How to teach child to control anger
By Annette Du Bois


As with any emotions there are different levels of anger your child will experience in their young life. Many episodes will relate directly to a circumstance or situation and range from mild annoyance to what I refer to as an ‘emotional explosion’.

You’ve likely experienced this from your child or teenager, it seems to come out of nowhere, complete out of character behaviour and many parents refer to it as a total meltdown. And again, can range from overpowering aggressive rage to uncontrollable sobs.

Most mild anger young people feel is normal, we’re ‘beings’ packed up with emotions and it’s understandable from time to time anger in all it’s forms is going to arise.

As I always advocate to children and teenagers, feeling and expressing any emotion is ok, just as long as it doesn’t control us, or make us act out of control
But what happens when the angry outbursts continue or just happen without warning? It can be equally upsetting for you as their parent, struggling to know what to do for the best. This type of anger is usually an indication something is going on that they don’t know how to handle, what to do or even how to communicate to you (or indeed themselves) about.

Challenges, situations, friends, pressures, anxieties and dissatisfaction can all appear as different emotions and likely there’s been a compounding effect that has caused the final outburst.

Just as much as we are not the sum-total of our emotions, nor are we our behaviours, the states that we sometimes find ourselves in. Of course, for child or adult, this is not an excuse to say, act or behave in any way they like, more an explanation that when the emotional state has got passed a certain point, the lack of control occurs.

I’ve coached kids and teens for many years about emotional resilience and the ability to manage feelings in any situation or challenge. The first step in controlling anger (or any emotion) is the recognition of Emotional Triggers, the small things that build to the explosion (or implosion of holding things in that manifests in physical conditions and mind-based issues such as anxiety and fear).

There are going to be challenges, people and situations your child may not be able to control, change or solve immediately. But they can take charge of how they feel in an instant.

Here are 4-simple steps to C.A.L.M the anger and help your child feel more in control of their emotional state.

C = Communication.

The response or reaction in any situation is based on the quality of communication (both internal to ourselves and external to others), including questions. Things like…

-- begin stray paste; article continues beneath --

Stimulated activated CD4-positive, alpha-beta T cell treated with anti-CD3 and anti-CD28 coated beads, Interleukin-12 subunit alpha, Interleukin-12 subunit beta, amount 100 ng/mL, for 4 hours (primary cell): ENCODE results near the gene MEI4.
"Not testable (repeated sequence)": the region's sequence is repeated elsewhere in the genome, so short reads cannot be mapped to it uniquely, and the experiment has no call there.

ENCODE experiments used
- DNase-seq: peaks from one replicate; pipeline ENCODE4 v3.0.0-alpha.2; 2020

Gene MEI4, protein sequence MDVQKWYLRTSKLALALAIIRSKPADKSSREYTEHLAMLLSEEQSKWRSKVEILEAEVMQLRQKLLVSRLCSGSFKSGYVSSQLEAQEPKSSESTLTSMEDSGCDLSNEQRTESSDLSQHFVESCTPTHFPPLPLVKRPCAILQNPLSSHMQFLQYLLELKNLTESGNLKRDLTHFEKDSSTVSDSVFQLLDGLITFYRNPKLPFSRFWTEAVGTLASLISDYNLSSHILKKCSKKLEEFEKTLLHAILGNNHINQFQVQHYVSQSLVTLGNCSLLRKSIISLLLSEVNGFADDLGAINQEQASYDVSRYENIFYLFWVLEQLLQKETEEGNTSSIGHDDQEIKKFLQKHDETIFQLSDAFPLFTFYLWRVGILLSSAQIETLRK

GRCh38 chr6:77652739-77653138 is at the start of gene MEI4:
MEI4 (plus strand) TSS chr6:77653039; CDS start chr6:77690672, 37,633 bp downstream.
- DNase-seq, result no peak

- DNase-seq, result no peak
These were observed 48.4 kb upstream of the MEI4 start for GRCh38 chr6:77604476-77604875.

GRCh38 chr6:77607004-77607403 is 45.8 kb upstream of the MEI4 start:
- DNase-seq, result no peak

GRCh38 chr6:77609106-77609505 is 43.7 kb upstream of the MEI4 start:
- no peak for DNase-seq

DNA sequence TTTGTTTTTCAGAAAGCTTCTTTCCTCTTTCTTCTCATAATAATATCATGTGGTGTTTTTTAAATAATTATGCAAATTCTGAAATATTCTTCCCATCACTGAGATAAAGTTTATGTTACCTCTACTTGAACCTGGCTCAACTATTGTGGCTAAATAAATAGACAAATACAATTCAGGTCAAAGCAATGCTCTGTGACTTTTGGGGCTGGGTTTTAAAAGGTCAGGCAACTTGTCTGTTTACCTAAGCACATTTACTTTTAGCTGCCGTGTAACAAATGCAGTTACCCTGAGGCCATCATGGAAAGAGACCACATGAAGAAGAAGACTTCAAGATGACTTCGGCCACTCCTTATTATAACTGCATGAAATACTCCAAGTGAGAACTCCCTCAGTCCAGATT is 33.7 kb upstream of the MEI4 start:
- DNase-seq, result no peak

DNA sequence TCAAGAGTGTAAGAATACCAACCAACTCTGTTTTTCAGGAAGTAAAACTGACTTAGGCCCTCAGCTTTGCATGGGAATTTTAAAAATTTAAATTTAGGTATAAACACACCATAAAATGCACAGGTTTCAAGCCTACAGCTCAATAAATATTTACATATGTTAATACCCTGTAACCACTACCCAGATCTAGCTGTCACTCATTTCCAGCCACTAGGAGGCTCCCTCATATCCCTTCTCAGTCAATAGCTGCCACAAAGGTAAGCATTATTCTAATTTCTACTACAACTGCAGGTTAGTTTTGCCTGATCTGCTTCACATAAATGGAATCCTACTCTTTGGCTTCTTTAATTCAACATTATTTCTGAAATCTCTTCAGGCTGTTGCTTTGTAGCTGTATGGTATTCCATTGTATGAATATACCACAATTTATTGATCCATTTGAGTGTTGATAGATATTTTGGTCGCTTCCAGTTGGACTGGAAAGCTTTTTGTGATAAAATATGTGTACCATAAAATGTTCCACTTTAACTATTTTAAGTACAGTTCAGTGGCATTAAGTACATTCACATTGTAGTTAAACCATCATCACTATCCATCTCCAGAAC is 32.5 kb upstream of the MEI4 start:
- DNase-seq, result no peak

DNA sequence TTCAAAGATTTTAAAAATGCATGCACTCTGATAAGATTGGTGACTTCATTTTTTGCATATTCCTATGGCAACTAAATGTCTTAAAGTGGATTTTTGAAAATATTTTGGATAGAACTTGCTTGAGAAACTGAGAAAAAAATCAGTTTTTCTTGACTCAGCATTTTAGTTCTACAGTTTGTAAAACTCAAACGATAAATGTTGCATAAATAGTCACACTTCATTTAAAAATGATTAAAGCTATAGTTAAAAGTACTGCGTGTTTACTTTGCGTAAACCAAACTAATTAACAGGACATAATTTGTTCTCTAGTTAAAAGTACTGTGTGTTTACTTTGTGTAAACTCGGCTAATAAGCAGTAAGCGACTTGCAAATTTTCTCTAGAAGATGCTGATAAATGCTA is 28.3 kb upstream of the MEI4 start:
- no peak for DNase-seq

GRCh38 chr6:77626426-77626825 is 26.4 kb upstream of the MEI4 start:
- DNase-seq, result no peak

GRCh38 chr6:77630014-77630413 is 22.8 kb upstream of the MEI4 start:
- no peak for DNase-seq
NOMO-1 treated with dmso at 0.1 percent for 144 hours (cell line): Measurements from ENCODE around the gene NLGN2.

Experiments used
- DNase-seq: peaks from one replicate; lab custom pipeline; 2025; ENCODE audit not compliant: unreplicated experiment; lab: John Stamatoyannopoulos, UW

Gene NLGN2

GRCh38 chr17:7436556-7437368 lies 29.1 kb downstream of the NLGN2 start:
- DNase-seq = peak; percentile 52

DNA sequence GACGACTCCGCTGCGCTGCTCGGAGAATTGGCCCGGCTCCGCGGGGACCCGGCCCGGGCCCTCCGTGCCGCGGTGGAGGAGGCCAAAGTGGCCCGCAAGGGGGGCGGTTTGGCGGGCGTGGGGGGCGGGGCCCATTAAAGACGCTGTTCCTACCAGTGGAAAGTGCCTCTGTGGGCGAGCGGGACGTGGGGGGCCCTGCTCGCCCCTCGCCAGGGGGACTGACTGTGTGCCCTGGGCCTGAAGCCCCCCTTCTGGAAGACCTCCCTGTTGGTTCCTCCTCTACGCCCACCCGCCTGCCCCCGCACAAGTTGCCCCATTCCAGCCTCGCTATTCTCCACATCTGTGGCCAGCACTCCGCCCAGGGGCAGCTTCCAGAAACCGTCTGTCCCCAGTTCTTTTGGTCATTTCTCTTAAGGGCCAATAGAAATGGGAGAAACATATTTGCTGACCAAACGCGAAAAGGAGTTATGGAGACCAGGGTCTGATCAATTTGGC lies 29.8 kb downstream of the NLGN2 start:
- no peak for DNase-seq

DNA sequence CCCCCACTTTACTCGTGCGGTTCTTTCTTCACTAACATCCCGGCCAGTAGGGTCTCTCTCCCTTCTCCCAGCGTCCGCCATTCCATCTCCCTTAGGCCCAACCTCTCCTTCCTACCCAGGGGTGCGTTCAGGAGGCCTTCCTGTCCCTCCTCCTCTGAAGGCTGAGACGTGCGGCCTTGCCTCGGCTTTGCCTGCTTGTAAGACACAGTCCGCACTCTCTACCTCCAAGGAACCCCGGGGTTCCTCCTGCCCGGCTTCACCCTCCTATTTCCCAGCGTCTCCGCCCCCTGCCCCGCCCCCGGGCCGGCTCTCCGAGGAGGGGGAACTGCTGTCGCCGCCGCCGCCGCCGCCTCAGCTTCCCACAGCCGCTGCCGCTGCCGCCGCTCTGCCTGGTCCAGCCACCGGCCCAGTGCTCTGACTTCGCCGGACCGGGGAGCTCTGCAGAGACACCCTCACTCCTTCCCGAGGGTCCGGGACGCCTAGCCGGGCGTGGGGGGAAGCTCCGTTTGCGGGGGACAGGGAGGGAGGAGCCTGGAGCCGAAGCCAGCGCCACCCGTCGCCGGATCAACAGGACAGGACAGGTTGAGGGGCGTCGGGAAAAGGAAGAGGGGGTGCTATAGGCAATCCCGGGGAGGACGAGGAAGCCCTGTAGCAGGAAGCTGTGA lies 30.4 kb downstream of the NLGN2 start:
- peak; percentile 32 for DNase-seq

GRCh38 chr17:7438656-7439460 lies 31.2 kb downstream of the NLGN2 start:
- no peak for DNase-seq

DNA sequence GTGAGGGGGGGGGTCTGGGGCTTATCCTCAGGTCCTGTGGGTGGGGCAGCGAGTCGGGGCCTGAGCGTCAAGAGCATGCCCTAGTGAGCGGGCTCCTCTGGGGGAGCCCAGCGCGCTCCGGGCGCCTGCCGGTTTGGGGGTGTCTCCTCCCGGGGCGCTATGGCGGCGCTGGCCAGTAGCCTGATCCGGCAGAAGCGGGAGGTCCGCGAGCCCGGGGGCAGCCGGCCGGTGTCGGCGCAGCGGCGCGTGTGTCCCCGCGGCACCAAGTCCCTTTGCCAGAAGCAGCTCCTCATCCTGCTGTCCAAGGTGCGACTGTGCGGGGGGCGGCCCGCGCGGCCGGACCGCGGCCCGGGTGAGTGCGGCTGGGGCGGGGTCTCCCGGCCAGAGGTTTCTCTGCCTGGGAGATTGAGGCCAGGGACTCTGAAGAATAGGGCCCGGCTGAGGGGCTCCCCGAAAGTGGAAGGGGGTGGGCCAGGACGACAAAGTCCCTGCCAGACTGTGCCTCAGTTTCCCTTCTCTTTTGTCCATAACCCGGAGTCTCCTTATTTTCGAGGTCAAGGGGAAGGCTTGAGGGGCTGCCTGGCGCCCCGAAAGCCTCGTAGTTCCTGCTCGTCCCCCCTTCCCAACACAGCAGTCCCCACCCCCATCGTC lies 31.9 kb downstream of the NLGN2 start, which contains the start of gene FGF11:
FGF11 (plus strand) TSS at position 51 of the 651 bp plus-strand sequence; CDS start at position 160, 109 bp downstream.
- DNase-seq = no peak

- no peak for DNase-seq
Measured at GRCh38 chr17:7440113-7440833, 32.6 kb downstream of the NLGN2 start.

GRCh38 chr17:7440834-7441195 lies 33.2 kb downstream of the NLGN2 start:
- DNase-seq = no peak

• How is this making me feel?
• What do I want the outcome of this situation to be?
• Who can help me get over this challenge?
• What must I do to control how I’m feeling?

A = Awareness.

Being aware and alert to emotional triggers and how we normally react is the next important part of managing the situation or feeling. Because our mind and body are closely connected, there is normally one or more physical signs in the process towards the full-blown emotion. In different emotional situations, encourage your child to recognise and name the physical signs at the start of feeling annoyed, frustrated, upset or disappointment that could result in anger such as…

• Tension (typically in hands but also shoulders raised up towards ears, etc)
• Head-ache
• Temperature change (hot or cold or both simultaneously)
• Voice change (volume, pitch)
• Facial expressions

L = Let it Go.

Most of the tension and feelings surrounding a situation or person can be let go of. One of the greatest escalations of emotion into full-blown rage is the act of holding onto it. Typically, the mind plays out the situation over and over, the imagination goes into overdrive and the situation can seem bigger, worse or even get distorted.

Resisting the need to let things go or accepting it can be difficult, especially as the ego is fighting to keep it going. Accepting the situation is not about failing, giving up or anything to do with weakness. It’s actually a sign of strength and courage, to let go of the unnecessary and deal with the ‘real’ situation or emotion.

There’s a saying… ‘what we resist, persists’, so resisting the ability to let go of the emotion (not necessarily the situation) can be the very thing that keeps it going. With a calm mind and relaxed body, the most appropriate action can be decided (if it’s needed), or to move on without the residue of emotions hanging heavy around your child or the situation. This is an empowering process for children to build emotional resilience. Appropriate letting go techniques are…

• Write the emotion or situation on a piece of paper, talk it through with your child and then get them to tear-up and throw away – fully letting it go. Take a few deep breaths and replace it with an empowering word or phrase to focus on.
• Put a small amount of water in a bowl in the sink, stand with them as they talk through the situation or emotion they mentally place it in the bowl. Take a few deep breaths and then empty the water into the sink, fully letting go as the water disappears down the plughole.

M = Motion.

Motion creates positive emotion. Negative moods stop us moving and keep us stuck. So here are 3 things to help your child create positive emotion through movement…

1. Start by listening to my favourite Music
2. Then Move my body. Motion creates positive emotion
3. Choose my Mood. Yes today is great! Yes, I’m ok, YES I Can get through this.